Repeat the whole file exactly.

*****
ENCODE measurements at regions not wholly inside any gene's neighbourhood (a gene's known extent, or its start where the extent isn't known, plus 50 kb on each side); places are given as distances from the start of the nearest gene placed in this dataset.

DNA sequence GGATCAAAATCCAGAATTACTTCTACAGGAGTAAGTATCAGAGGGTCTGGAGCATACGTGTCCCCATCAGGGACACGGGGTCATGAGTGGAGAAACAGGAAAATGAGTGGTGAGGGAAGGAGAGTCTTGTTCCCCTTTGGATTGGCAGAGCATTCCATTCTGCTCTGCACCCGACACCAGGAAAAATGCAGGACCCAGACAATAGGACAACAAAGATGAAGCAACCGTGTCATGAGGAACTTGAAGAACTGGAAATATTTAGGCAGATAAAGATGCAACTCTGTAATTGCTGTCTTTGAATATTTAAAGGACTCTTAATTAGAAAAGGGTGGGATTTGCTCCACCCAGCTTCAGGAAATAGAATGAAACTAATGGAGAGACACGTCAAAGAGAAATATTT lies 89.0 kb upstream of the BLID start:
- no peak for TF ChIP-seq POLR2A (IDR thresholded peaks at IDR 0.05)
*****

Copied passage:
ENCODE measurements at regions not wholly inside any gene's neighbourhood (a gene's known extent, or its start where the extent isn't known, plus 50 kb on each side); places are given as distances from the start of the nearest gene placed in this dataset.

DNA sequence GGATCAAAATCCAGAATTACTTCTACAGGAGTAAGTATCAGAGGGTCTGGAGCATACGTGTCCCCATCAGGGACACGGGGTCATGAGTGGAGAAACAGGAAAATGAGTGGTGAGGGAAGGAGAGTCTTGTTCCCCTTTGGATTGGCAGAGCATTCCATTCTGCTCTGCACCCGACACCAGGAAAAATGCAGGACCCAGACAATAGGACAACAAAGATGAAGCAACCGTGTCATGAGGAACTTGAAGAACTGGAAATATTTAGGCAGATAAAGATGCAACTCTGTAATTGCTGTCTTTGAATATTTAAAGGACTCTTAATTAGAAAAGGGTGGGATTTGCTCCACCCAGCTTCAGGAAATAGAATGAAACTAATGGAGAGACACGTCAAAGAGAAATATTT lies 89.0 kb upstream of the BLID start:
- no peak for TF ChIP-seq POLR2A (IDR thresholded peaks at IDR 0.05)